Once Upon A Holiday
by Beverly Jenkins, Adrianne Byrd, and Kimberly Kaye Terry; contemporary (2010)
Arabesque, $6.99, ISBN 978-0-451-23072-0

Once Upon A Holiday promises to heat up the winter holiday season with some steamy stories of hot people getting naked and having a fabulous time in the process, but like most anthologies out there, these stories are lightweight in every way that counts.

Beverly Jenkins starts things off with Holiday Heat, where ATF agent Eve Clark dresses up as the X-Men character Storm during a costume party and ends up abandoning her usual prim and proper demeanor for a night of wild monkey loving with our cop hero Leyton Palmer. Of course, they will meet again. These two spend a short time wondering whether the other person is serious about the relationship and the author fills up the space and time with some light drama revolving around our characters' jobs. But on the whole, this one is light in plot and characterization. It's just another "good girl has a wild night out and falls in love with the guy she did the woo-hoo thing with" story.

Adrianne Byrd's Candy Christmas is also a predictable story that relies heavily on clichés to fill in the gaps. Montel Starks and Candy Lahane are two of their ad agency's top executives and now they both are chasing after the same account in Europe. You can guess what happens on that trip, I'm sure. This one is a play on stereotypes. Candy is a successful career woman, so naturally she's cold, brusque, and business-like, while Montel oozes sleaze... oops, I mean, charm. He'd be sleazy if he were ugly, but since he's hot, all that constant innuendos and come-ons are supposed to make me melt inside, I think. I give Ms Byrd some credit for not having Candy resign to play the content housewife in the end, but I also wish she hadn't made Candy another stereotype of the hard-hitting cold businesswoman who is that way because she doesn't trust men. This story is also light on plot and characterization. It's all about reinforcing gender stereotypes in this one.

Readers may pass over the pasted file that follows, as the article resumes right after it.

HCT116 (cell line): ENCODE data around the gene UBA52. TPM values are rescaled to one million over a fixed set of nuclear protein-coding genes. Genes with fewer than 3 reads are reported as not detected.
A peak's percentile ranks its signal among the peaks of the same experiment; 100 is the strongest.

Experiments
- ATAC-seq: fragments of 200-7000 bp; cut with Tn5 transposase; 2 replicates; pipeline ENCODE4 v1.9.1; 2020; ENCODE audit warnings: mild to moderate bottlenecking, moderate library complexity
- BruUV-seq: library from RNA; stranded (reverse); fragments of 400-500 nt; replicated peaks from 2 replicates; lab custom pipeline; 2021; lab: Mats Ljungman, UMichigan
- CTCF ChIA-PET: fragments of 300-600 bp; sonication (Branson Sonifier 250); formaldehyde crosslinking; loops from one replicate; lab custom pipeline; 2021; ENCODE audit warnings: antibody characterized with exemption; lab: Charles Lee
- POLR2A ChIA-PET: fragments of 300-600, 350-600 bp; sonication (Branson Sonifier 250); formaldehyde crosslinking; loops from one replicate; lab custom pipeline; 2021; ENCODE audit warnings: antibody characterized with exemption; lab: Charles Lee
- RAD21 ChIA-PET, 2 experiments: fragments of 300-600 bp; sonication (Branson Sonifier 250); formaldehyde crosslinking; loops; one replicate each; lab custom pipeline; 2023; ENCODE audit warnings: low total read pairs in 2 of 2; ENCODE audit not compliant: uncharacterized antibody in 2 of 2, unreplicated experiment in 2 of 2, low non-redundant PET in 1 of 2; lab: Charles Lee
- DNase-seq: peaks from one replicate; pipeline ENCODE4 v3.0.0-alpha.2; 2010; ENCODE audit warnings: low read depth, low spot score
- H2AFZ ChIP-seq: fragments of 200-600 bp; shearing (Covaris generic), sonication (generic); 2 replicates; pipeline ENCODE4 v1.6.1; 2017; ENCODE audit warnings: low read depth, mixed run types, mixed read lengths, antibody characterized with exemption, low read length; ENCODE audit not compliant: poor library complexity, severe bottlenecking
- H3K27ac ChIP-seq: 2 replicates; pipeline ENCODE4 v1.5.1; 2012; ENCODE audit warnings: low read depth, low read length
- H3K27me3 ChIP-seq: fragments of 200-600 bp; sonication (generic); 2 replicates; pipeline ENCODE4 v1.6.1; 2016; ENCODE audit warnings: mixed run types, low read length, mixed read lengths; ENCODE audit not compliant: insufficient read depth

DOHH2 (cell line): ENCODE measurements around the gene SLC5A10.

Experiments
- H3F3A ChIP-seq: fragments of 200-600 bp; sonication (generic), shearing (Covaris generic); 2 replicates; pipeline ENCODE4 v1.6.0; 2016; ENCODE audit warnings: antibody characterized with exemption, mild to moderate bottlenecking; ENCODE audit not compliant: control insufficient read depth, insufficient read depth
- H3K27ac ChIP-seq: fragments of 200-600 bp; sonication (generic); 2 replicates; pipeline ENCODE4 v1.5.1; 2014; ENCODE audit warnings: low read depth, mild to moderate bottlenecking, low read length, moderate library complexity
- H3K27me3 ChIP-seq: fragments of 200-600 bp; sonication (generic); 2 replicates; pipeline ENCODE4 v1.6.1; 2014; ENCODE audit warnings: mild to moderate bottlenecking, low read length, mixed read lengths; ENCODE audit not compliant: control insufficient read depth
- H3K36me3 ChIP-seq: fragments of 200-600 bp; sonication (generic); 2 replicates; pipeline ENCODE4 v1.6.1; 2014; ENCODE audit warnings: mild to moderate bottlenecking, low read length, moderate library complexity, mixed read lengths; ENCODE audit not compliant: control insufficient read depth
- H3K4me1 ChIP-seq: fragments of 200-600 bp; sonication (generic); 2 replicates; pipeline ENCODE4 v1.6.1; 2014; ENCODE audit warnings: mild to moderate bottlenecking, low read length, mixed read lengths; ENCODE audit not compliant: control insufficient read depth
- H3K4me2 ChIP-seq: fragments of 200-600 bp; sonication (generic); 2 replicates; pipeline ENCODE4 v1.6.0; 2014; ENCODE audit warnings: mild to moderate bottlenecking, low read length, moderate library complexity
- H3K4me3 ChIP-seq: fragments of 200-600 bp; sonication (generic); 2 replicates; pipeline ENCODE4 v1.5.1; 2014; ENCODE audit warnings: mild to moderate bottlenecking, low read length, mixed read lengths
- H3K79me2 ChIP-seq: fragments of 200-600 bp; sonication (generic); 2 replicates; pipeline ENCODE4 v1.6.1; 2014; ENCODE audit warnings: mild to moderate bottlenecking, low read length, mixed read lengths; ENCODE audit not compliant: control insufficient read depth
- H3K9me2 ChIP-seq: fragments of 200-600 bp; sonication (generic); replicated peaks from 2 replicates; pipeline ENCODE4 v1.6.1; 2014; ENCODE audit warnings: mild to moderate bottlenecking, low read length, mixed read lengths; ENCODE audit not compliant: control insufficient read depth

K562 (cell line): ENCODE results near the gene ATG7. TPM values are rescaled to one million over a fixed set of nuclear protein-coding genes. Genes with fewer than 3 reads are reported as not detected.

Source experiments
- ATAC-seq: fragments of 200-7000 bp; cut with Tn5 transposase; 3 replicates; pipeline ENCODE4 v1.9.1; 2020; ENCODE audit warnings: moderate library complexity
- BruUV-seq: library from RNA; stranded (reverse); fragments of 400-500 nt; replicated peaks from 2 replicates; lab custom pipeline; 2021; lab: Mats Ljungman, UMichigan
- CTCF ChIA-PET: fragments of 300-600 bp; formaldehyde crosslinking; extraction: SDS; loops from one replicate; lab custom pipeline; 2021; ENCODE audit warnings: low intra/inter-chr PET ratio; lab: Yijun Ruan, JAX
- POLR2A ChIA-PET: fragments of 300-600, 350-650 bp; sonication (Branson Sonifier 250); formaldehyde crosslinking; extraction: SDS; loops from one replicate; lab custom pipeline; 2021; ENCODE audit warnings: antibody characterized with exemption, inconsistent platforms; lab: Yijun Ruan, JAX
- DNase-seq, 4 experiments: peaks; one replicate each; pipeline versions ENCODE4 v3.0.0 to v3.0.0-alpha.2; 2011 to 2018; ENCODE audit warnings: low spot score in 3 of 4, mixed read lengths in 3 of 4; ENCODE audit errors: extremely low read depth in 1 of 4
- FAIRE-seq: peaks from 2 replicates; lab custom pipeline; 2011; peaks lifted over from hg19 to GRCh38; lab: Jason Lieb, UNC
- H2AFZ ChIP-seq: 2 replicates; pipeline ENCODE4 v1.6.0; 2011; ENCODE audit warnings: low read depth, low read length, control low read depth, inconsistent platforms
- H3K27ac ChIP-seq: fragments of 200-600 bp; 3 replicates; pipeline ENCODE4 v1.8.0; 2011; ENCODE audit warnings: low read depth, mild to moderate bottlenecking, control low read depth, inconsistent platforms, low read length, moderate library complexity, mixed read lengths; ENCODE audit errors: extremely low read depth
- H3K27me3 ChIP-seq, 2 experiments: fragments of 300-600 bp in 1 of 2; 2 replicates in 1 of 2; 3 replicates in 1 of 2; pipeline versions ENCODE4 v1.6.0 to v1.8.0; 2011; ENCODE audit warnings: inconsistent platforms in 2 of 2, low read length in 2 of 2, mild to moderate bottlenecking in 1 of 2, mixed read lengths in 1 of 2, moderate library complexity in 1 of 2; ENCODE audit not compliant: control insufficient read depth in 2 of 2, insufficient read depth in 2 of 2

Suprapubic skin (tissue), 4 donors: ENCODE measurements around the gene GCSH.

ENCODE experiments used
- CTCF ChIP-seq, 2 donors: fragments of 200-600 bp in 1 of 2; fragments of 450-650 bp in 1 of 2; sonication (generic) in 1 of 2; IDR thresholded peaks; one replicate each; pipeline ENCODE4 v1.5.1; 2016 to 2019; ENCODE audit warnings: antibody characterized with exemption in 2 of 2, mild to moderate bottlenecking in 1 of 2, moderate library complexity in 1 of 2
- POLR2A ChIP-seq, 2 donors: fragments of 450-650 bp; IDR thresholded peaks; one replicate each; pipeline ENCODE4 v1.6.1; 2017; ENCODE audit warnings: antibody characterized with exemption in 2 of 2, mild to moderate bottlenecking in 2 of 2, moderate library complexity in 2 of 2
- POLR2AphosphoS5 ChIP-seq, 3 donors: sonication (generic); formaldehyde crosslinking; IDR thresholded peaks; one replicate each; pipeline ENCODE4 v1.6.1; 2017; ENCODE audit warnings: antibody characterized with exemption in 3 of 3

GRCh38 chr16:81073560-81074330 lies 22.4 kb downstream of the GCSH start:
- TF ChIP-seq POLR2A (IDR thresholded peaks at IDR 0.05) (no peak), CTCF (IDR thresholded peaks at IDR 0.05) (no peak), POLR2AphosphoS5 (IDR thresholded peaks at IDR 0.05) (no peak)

Finally, there is Kimberly Kaye Terry's Chocolate Truffles. Camille Jackson decides to have a drink with a handsome stranger to celebrate her recent promotion, only to end up doing the chiggy-wiggy with Gideon Tabor. Naturally, they meet again when he turns out to be the instructor of the two-week managerial workshop that she just happens to attend. There is some mild drama about Camille being unsure of whether she wants to settle down in a relationship at this stage in her life, but the story isn't that heavy on plot, I'm afraid. Gideon, by the way, comes off like a smarmy player rather than a charming Casanova, but, I don't know, perhaps smarm is the new charm?

You may be wondering how erotic this anthology is. Well, there is a pretty noticeable emphasis on love scenes here, but the heat level is still on the mainstream side and nowhere near the typical heat level of an erotic romance.

At any rate, the stories and the characters in Once Upon A Holiday sure aren't well developed enough to be reaons to pick this anthology up. If you really want to buy this one, as opposed to borrowing it, you may as well tell yourself you are doing so for the hot stuff in this one.

Rating: 65

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